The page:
The recommended daily dosage of magnesium for postmenopausal women is 320 mg. Dietary sources include dark, leafy greens, nuts and seeds, legumes, tofu, dark chocolate, and avocado. Magnesium is available as an over-the-counter supplement in a variety of magnesium salts and is generally well-tolerated. However, magnesium may have a laxative effect at higher doses. To minimize the risk of this effect, magnesium glycinate is recommended.
Diindolylmethane (DIM) is a metabolite of Indole-3-Carbinol (I3C), a compound found in cruciferous vegetables, including cabbage, broccoli, cauliflower, kale, Brussels sprouts, and others. DIM is known for its anti-inflammatory and cancer preventive properties, and its therapeutic potential is currently being studied in the treatment of breast, prostate, cervical, ovarian, and colorectal cancers. Thus far, clinical studies have demonstrated that DIM increased bone mass in mice, leading researchers to believe “DIM may be of value in the treatment and the possible prevention of bone diseases characterized by bone loss, such as postmenopausal osteoporosis.” Due to its role in estrogen metabolism, DIM may also promote estrogen balance. Besides the dietary sources in vegetables, DIM is readily available as a supplement.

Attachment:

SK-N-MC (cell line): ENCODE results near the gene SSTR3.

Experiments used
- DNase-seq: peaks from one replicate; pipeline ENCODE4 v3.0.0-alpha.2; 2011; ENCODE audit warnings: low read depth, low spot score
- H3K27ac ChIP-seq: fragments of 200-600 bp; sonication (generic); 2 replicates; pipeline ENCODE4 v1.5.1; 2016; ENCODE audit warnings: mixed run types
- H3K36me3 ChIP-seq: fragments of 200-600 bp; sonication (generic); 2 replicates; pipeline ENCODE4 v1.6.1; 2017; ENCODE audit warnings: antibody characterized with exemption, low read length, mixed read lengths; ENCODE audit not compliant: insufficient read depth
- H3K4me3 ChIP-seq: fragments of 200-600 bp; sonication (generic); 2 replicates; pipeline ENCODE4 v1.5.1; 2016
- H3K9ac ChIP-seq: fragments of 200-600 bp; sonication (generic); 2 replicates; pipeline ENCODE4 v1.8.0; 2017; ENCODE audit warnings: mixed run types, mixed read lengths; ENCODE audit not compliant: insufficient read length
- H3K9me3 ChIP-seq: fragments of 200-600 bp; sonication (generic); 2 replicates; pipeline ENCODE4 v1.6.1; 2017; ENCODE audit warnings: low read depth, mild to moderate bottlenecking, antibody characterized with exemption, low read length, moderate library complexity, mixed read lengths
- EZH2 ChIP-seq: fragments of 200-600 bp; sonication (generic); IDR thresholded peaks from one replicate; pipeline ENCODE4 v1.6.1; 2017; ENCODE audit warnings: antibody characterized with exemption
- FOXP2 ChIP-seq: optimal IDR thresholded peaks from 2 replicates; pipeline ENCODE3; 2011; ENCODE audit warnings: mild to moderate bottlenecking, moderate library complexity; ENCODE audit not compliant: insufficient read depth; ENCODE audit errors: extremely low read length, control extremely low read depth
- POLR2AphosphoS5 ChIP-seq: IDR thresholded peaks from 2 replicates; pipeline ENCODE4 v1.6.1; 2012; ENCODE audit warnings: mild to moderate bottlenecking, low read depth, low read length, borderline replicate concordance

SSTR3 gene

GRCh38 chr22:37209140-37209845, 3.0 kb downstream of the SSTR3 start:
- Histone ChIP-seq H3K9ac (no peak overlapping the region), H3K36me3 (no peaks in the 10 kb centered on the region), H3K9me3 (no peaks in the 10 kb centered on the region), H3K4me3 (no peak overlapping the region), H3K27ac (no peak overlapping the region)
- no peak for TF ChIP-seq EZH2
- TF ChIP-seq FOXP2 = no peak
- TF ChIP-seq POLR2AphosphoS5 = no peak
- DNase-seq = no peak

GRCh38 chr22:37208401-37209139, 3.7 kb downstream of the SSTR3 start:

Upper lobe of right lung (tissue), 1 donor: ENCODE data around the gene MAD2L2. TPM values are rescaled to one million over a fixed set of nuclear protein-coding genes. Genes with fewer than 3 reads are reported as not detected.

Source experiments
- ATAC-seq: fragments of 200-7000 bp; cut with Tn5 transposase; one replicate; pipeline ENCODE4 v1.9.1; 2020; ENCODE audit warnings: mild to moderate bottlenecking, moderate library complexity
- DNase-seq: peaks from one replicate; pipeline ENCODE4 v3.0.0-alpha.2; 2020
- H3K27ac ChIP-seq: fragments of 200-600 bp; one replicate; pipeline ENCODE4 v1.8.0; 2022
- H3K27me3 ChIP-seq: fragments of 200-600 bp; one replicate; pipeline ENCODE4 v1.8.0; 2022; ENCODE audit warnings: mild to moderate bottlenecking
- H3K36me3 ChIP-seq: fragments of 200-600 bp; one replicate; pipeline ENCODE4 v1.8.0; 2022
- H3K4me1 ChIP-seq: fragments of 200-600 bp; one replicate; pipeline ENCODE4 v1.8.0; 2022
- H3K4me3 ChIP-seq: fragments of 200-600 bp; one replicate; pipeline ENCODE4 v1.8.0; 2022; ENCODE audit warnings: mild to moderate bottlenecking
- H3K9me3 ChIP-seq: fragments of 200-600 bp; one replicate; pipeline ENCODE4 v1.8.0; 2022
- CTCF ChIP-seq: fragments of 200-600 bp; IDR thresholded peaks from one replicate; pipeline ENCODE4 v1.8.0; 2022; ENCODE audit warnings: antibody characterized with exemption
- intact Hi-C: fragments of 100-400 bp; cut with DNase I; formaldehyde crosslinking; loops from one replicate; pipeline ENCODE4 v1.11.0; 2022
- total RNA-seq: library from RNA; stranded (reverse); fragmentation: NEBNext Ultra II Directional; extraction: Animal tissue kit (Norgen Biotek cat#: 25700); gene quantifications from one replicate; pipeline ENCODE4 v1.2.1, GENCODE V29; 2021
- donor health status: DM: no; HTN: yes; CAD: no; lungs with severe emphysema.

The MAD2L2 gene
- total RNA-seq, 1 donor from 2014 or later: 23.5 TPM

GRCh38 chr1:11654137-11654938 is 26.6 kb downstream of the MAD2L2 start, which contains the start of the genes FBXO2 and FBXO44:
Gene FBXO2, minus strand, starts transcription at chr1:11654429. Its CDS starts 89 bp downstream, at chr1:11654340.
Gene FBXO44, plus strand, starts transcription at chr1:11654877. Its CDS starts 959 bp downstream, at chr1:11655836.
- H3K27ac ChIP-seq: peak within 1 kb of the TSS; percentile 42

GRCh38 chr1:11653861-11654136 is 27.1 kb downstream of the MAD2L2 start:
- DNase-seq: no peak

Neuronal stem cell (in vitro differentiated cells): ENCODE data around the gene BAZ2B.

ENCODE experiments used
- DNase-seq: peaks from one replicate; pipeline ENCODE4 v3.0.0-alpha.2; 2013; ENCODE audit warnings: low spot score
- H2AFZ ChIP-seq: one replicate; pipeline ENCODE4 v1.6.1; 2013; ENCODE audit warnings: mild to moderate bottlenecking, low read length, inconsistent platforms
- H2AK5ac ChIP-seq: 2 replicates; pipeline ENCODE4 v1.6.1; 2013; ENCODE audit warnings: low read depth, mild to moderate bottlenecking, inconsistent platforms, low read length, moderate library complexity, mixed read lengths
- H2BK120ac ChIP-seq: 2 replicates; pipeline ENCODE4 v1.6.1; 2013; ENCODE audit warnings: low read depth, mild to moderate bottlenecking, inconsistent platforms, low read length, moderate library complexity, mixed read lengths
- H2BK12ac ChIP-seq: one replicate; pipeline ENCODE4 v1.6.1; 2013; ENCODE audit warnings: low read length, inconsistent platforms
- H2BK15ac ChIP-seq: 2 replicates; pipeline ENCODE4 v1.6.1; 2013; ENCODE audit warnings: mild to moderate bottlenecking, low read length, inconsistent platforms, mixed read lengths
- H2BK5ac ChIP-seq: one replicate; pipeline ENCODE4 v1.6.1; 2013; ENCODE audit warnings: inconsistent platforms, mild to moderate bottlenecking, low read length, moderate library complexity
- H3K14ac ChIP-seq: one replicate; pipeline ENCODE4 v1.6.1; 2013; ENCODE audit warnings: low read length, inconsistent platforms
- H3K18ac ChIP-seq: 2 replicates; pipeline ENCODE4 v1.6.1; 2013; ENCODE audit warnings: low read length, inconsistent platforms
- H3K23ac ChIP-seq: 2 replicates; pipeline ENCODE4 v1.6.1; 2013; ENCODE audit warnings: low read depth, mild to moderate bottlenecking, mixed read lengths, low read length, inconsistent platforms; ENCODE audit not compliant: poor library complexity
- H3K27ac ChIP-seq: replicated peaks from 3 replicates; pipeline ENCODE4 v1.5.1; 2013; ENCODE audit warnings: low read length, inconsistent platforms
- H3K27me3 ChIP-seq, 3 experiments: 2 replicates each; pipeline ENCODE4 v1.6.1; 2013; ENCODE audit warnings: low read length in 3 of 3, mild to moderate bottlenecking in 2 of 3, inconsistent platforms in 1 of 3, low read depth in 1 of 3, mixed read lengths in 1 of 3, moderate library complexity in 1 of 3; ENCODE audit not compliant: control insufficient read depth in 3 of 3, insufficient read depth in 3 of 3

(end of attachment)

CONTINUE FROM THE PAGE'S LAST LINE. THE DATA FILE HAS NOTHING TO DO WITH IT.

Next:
Promoting Postmenopausal Quality of Life
With more women seeking to remain active and in control of their health during perimenopause and after menopause, it makes sense that they are embracing healthier lifestyles and thinking about prevention. Through research and the advice of trusted practitioners, they are learning that there is much they can do to influence their health and well-being. But health-related quality of life may be impacted at this time even in the absence of observable menopause symptoms. For this reason, women must be well-informed and well-connected with a qualified health care professional who can advise them and help to monitor their status.